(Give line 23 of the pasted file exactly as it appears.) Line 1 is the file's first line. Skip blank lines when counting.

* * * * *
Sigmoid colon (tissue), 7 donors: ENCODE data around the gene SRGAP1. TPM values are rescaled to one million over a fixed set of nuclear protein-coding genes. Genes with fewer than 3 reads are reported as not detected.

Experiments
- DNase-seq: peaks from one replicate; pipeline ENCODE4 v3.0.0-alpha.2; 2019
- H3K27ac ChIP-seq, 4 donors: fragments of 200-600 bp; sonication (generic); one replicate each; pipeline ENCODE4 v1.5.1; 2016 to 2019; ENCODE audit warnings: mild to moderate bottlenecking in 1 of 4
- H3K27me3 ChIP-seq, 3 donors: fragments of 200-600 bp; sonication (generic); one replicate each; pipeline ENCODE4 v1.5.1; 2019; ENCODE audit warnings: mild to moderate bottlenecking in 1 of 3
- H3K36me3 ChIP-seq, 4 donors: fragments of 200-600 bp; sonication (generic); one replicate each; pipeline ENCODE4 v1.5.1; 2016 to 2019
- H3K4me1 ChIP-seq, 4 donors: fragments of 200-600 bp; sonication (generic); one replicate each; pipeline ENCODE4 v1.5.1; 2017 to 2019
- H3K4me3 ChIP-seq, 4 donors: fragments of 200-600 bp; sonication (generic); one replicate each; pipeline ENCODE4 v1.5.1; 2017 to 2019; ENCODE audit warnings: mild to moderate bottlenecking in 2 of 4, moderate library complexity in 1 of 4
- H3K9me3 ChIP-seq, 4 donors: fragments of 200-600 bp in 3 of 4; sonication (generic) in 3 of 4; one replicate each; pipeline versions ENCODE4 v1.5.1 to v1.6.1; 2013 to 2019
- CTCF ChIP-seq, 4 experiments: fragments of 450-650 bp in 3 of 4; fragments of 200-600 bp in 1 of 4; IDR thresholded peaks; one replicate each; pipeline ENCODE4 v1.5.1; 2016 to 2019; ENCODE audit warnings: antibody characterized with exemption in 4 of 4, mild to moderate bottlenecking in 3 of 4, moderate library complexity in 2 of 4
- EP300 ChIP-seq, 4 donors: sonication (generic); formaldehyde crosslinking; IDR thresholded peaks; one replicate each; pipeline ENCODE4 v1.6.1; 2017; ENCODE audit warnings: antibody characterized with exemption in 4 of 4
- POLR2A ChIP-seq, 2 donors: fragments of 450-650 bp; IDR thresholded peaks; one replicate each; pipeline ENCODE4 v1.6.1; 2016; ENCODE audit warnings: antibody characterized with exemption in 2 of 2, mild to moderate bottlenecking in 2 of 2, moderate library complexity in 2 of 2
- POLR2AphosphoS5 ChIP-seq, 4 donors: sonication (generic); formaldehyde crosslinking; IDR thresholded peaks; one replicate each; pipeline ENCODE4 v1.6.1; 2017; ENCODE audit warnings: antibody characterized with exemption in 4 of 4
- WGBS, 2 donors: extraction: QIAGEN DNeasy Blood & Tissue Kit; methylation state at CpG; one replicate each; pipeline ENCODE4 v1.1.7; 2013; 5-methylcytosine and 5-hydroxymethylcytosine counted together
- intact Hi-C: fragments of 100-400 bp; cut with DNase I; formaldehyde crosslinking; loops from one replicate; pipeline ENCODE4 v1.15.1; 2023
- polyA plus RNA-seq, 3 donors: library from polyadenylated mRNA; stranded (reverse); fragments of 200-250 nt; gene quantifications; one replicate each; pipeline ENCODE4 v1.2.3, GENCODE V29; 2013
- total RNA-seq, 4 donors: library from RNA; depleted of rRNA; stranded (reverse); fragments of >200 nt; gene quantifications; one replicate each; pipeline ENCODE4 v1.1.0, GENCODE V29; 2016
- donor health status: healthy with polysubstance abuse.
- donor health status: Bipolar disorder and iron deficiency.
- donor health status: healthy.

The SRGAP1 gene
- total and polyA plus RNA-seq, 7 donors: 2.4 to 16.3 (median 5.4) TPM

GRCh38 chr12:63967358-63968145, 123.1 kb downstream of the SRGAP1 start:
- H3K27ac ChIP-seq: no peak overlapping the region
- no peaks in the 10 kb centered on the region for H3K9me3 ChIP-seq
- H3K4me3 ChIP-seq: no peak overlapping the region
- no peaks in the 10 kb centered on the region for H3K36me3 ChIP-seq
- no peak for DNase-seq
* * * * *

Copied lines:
GRCh38 chr12:63967358-63968145, 123.1 kb downstream of the SRGAP1 start: